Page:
Things that work for STEM subjects

April 24, 2011 § Leave a comment

A few years back, I researched some of what the STEM disciplines have done to recruit and retain women.  The literature in this field is far more developed than in philosophy and I recommend it highly for anyone interested in these issues.  At any rate, here are a few suggestions, culled from my reading and that my department has in some cases tried to apply to our own circumstance.

To combat pernicious stereotypes and implicit bias:
1.  Make sure materials that address departmental accomplishments and such don’t inadvertently conceal philosophers who are women.  E.g., Rather than posting on a webpage that “Professor X” won an award, post that “Professor Jane X” won an award.

2.  Evaluate “high prestige” positions within the department and scrutinize how they may divide along gender.  E.g., are research assistantships most often given to men?  Given that RAs are more prestigious than TAs, that can signal a problem.  Likewise, check for the same in the more informal status-conferring roles available to students.  Are women students asked, e.g., as often as men to attend special events with distinguished visitors?  To take a lead in such events?

3.  Regularly assess admissions patterns and graduation patterns to identify problems.  E.g., if women form a significantly higher percentage of the applicant pool than they do of the admissions list, this should be cause to look more closely at whether implicit bias is playing a role and to evaluate the admissions process more generally.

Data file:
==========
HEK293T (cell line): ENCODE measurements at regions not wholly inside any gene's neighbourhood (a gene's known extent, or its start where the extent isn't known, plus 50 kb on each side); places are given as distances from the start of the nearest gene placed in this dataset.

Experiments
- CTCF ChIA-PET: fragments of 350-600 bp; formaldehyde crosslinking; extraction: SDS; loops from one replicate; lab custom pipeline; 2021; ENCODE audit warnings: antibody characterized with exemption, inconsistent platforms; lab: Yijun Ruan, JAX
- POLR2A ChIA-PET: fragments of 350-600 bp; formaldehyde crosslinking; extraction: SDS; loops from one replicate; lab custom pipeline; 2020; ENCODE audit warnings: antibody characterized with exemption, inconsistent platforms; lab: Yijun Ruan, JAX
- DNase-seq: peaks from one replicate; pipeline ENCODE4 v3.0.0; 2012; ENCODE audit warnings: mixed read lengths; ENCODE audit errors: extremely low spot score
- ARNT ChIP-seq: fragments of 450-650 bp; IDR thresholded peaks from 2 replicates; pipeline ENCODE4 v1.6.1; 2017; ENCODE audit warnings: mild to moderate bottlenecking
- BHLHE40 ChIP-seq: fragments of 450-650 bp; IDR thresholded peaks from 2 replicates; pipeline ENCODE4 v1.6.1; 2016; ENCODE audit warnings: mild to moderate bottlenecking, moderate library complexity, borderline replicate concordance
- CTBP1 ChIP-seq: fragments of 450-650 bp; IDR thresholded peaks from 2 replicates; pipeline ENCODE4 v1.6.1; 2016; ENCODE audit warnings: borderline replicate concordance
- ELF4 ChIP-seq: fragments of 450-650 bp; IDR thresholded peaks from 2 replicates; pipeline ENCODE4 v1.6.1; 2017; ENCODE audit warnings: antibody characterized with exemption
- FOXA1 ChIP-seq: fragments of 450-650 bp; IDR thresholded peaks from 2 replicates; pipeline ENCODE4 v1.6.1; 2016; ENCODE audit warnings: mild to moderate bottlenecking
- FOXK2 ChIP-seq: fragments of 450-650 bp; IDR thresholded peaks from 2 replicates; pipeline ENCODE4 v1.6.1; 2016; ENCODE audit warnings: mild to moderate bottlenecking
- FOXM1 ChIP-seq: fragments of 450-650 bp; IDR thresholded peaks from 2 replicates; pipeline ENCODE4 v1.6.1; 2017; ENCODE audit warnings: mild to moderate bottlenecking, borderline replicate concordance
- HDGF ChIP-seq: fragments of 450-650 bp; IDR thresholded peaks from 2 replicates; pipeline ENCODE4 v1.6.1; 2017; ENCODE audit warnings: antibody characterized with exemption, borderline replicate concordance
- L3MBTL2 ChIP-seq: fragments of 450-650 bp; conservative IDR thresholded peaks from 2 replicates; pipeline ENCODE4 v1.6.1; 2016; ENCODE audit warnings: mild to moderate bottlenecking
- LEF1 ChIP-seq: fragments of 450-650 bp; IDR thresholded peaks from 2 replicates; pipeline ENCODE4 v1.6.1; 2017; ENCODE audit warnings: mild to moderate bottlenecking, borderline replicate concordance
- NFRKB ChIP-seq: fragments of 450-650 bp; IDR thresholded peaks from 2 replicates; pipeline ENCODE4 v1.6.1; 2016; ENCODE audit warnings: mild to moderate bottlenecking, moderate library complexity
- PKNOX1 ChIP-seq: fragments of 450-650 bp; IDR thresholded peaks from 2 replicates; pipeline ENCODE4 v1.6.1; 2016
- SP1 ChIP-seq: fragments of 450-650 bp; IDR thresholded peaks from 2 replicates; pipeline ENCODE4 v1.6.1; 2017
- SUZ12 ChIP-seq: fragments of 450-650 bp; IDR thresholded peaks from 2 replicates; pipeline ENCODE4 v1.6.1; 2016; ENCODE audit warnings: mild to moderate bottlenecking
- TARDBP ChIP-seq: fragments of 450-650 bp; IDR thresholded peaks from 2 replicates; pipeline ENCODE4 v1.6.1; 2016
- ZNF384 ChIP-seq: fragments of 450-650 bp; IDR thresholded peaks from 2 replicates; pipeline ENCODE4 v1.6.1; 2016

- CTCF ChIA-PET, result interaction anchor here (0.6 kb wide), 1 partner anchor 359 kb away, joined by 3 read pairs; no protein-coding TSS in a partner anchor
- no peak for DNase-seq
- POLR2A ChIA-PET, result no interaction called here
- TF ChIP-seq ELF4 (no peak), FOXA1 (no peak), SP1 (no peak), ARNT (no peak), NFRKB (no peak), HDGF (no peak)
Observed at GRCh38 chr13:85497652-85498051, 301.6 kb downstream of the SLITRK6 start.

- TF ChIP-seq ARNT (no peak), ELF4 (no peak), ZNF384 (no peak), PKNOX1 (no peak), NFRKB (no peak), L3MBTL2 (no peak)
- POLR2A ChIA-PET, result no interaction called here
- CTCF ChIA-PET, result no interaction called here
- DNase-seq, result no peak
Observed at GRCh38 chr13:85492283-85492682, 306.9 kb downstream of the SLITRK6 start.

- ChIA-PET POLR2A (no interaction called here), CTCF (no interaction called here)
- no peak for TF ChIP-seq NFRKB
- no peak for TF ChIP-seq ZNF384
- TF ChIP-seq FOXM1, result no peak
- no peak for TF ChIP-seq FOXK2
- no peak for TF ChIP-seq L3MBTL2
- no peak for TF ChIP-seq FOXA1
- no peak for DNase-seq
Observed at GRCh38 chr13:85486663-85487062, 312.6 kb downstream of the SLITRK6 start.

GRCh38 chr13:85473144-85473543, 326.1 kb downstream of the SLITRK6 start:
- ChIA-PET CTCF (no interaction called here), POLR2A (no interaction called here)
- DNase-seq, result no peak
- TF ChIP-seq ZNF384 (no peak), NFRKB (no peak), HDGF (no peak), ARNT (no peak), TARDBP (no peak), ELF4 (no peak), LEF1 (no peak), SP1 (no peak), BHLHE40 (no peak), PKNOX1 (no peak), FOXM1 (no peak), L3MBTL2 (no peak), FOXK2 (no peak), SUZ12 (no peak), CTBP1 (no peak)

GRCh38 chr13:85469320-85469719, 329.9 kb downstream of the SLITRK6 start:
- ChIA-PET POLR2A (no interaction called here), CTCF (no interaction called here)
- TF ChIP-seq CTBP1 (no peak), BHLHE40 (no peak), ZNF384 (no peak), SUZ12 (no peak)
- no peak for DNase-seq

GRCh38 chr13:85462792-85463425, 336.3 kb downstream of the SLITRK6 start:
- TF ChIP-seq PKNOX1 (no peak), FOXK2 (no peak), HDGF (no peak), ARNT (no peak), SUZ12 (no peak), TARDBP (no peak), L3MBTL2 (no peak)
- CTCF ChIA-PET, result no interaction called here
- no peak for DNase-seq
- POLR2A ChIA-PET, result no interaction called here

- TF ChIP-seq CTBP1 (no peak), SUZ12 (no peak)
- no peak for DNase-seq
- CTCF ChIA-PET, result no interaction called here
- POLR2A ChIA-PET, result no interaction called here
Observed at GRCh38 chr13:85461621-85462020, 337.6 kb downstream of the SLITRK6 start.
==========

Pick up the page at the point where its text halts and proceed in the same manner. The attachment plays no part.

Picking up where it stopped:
4.  While it’s good of course to have groups/events designed specifically to mentor women students, these become far more effective at cultivating a better *general* climate if all the signals are there that they are supported and sustained by the department at large.  Avoid the appearance of a “Women in Philosophy” group being a niche group and instead regularize it as part of the workings of the department.  This can be done by ensuring, e.g., that the group has financial support if necessary, its events are part of the regular, full department calendar, etc.

5.  Signal the departmental commitment to valuing women’s presence and contribution by being attentive to special concerns that may arise.  E.g., if safety is a concern for women working late hours, make sure that the department communicates to them about what campus provisions are available for transportation.  Even if they already know what’s available, acknowledging such issues is important to the psychology of all involved.

These are of course all modest suggestions, but their modesty in part recommends them as something most departments that have the collective will can readily do.


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